The State of the Rusty Ps
Ps don’t talk much about scoring a major record deal these days. “We
gave up those pipe dreams long ago,” says Adam Haupt, who raps with the
group under the nom de plume Phantom Channel. “Once you actually start
dealing with the music industry, you see how crazy it is. So we’re not
making music to try to blow up anymore; we’re making music just for the
love of making it.”
But Haupt admits the band once had lofty dreams of breakthrough success. “When you put your first real album out and it gets picked up for distribution by the first label you send it to, that gets your hopes up,” Haupt says. In 2000, during a time of high interest in independent hip-hop—but before inexpensive software enabled every laptop owner to cut their own rap records—the Rusty Ps released “Tread Water,” a 12-inch featuring some fortunate friends the band made while touring: The Pharcyde’s Imani and Minneapolis’ then-burgeoning Atmosphere. The single had reach far beyond just the merch table. Thanks to the emergence of Napster and file sharing, any college student hunting down Pharcyde and Atmosphere rarities discovered the Rusty Ps.
“I think between the 12-inch and the fulllength album [Out Of Many], we probably sold between 8,000 and 10,000 units, which are amazing numbers for an independent release,” Haupt says. “We just kept selling them,” he recalls. “It was like, ‘boom, another thousand; boom, another thousand.’ We were so pumped, we started thinking, ‘Man, we’re going to be able to quit our jobs now!’ But we were just kids at the time. We didn’t understand how the business worked.”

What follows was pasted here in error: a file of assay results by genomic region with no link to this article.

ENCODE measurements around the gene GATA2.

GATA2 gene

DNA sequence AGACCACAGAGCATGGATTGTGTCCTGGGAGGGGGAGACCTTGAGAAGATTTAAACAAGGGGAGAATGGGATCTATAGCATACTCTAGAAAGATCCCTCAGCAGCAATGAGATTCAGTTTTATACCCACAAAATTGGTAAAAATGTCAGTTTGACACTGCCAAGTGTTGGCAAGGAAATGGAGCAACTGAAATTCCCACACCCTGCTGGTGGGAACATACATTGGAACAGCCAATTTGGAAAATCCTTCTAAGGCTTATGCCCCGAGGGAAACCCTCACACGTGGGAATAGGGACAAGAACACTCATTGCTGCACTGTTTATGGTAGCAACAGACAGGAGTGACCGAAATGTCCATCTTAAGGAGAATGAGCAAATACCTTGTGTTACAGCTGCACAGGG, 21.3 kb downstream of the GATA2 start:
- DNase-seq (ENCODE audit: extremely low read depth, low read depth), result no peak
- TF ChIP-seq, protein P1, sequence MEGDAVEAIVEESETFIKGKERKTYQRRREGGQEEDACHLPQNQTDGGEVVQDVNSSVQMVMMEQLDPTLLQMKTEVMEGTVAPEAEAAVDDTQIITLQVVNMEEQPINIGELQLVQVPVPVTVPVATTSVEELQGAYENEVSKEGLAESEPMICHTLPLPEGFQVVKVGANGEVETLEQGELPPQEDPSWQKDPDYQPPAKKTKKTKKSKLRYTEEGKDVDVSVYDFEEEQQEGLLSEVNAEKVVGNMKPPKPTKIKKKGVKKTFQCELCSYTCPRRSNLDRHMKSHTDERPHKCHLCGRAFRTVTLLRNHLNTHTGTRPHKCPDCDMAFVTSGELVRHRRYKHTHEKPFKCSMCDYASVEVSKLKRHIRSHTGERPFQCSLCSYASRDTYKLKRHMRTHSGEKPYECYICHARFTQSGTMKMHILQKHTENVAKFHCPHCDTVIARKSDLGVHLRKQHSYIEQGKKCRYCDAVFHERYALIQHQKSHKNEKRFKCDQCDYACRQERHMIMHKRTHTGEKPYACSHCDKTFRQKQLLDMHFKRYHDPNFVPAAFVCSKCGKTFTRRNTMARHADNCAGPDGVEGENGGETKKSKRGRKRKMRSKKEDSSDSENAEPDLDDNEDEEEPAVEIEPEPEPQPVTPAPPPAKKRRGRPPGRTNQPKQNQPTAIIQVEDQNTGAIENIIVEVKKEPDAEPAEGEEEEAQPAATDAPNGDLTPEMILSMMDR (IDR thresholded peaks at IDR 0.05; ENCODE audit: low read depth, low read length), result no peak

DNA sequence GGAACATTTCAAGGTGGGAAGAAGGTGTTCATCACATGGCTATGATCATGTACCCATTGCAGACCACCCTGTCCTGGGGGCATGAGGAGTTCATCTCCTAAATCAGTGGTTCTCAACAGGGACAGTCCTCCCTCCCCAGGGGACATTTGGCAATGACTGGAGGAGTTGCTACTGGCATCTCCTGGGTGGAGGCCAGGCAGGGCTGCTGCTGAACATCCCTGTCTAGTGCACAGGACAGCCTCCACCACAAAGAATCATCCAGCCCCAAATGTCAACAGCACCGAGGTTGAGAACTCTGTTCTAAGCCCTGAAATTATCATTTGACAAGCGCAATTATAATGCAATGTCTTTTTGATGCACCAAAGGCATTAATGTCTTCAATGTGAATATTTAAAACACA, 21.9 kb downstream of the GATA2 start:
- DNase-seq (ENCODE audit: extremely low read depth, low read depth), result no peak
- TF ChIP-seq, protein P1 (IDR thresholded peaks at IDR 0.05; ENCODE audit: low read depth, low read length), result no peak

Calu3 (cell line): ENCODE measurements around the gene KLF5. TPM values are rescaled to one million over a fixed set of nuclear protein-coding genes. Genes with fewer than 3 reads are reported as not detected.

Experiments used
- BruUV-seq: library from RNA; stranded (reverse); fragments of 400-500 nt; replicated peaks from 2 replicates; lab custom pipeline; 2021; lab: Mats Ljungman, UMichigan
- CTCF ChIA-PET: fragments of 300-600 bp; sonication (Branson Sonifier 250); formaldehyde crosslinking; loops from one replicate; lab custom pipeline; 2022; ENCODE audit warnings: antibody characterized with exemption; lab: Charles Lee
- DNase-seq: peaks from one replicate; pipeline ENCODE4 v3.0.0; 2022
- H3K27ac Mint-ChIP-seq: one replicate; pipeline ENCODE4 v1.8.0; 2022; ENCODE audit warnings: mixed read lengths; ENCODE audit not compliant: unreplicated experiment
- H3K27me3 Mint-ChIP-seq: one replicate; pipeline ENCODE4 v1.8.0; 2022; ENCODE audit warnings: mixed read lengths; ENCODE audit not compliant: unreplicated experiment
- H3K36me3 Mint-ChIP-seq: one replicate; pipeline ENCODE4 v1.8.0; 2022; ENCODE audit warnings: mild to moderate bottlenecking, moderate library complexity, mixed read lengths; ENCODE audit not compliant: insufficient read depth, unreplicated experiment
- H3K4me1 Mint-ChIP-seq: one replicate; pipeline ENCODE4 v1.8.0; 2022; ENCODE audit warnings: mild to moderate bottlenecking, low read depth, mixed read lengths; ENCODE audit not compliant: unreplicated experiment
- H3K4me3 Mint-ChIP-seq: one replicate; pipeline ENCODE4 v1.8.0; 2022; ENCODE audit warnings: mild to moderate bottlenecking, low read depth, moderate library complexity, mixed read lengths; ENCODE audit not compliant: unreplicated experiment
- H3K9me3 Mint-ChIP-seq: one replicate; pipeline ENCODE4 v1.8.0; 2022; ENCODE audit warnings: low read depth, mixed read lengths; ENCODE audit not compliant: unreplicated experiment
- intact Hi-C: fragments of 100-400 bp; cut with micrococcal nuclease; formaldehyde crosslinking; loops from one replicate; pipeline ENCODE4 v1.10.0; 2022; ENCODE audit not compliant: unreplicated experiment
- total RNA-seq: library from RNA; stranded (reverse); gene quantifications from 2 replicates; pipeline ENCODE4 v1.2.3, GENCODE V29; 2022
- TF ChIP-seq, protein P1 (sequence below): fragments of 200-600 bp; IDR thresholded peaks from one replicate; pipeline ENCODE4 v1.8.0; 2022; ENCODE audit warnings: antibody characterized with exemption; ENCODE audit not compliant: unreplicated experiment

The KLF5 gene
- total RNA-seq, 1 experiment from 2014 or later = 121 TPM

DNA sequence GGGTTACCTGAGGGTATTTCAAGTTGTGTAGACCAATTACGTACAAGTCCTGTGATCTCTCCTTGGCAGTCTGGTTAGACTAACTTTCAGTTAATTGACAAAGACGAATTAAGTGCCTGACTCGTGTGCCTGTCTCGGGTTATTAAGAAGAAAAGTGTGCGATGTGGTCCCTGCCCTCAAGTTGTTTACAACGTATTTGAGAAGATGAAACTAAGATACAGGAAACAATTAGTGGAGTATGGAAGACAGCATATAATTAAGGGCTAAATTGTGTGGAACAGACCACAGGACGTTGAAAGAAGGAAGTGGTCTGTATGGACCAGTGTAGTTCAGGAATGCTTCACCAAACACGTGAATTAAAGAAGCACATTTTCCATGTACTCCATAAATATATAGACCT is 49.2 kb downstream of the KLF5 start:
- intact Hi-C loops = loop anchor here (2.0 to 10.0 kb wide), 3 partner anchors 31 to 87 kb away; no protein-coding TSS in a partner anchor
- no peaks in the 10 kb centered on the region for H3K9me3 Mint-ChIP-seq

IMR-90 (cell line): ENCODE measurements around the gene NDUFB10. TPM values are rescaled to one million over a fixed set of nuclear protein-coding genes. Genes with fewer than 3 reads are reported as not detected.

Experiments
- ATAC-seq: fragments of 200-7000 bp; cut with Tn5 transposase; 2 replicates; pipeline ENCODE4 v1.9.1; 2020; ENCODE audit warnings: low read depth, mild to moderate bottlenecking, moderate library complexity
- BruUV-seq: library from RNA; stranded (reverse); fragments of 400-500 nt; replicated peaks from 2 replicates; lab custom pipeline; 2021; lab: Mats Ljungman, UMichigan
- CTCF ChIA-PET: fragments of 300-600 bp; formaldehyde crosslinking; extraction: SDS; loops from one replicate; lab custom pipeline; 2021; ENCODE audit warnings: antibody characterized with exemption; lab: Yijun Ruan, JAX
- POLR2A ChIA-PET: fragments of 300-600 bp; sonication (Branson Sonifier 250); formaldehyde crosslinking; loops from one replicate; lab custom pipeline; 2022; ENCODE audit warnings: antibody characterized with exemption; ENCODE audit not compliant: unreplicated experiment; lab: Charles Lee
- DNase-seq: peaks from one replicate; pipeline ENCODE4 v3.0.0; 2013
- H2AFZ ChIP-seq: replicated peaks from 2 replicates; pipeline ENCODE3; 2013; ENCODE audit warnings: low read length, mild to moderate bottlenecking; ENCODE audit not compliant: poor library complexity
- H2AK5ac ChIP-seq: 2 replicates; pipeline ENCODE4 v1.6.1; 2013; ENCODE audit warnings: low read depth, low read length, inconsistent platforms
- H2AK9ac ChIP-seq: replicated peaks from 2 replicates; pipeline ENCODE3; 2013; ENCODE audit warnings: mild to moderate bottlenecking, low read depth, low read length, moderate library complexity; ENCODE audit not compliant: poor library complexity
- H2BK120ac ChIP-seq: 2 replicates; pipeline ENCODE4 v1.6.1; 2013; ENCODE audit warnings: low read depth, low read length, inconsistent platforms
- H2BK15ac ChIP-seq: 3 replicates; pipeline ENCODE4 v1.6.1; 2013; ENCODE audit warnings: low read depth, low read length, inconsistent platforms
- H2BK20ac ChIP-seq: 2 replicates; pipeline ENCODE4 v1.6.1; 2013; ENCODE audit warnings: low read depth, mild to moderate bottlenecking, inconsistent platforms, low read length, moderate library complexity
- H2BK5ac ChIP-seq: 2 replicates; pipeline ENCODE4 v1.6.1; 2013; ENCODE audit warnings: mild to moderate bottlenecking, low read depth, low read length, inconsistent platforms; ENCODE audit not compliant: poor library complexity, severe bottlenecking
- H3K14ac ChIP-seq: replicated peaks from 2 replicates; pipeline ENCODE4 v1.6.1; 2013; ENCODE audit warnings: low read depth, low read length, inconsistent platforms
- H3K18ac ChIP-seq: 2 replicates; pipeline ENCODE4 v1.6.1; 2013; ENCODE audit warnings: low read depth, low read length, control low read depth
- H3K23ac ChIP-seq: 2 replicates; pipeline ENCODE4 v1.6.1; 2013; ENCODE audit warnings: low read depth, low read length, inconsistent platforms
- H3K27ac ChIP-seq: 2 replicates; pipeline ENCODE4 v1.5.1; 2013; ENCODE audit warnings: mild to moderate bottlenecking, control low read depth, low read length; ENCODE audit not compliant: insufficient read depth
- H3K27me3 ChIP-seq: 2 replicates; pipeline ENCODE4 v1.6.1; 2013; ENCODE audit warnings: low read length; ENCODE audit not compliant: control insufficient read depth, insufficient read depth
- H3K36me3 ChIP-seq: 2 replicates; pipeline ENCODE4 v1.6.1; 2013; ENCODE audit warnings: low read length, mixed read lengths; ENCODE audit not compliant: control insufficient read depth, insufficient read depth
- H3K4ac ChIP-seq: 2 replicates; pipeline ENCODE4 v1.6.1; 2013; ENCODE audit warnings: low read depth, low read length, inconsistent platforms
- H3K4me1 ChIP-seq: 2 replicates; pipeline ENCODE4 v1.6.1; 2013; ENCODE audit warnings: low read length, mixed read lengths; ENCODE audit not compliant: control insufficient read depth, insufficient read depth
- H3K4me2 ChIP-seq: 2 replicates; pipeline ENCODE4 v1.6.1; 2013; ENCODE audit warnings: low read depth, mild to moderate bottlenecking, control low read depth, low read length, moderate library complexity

By 2003, however, the realities of being an independent rap group caught up with the Rusty Ps. They learned that even an established name and a widespread following couldn’t guarantee financial independence. And most dispiritingly, something of a Rusty Ps backlash was brewing back home. “We later learned that people began talking about us as if we’d become too big for Milwaukee,” Haupt says. “People would just assume we weren’t interested in playing local shows; they wouldn’t even ask us.”
In response, the group recorded The Rusty Ps vs. Milwaukee, a 2005 disc that flaunted their ties to the city by featuring a guest Milwaukeean on every track. Their newest release, The Shape of Things to Come, takes the opposite approach. It was produced almost entirely in-house without a single featured guest.
“There was some talk when we were pitching the album to labels of doing a track with Slum Village or Kool G Rap,” Haupt explains. “Those are artists that we respect and everything, but even if we’d had the money in our budget for that kind of collaboration, we’d prefer it to be with someone that we know and have a connection with. We don’t want to just slap someone else’s name to our album so we can sell it.”
Haupt describes The Shape of Things to Come as a “state of the Rusty Ps” album, a showcase for the group and a preview of future directions. While past Rusty Ps records have been eclectic affairs, this one is resolutely uniform. The group sticks to what they do best: head-nodding hip-hop with crisp funk grooves.
“It’s music for people to play while cleaning their house on Saturdays,” Haupt says.
The Rusty Ps play a 10 p.m. CD release show on Friday, Feb. 29, at Stonefly Brewery with The Crest, House of M and Kid Cut Up.